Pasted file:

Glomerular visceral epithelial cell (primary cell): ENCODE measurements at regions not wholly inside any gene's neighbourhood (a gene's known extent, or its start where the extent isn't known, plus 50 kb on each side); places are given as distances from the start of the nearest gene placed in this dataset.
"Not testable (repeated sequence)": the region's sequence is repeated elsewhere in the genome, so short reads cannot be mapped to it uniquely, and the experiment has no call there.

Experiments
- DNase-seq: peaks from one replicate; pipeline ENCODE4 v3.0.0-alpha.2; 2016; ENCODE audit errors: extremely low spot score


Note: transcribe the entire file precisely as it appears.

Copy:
Glomerular visceral epithelial cell (primary cell): ENCODE measurements at regions not wholly inside any gene's neighbourhood (a gene's known extent, or its start where the extent isn't known, plus 50 kb on each side); places are given as distances from the start of the nearest gene placed in this dataset.
"Not testable (repeated sequence)": the region's sequence is repeated elsewhere in the genome, so short reads cannot be mapped to it uniquely, and the experiment has no call there.

Experiments
- DNase-seq: peaks from one replicate; pipeline ENCODE4 v3.0.0-alpha.2; 2016; ENCODE audit errors: extremely low spot score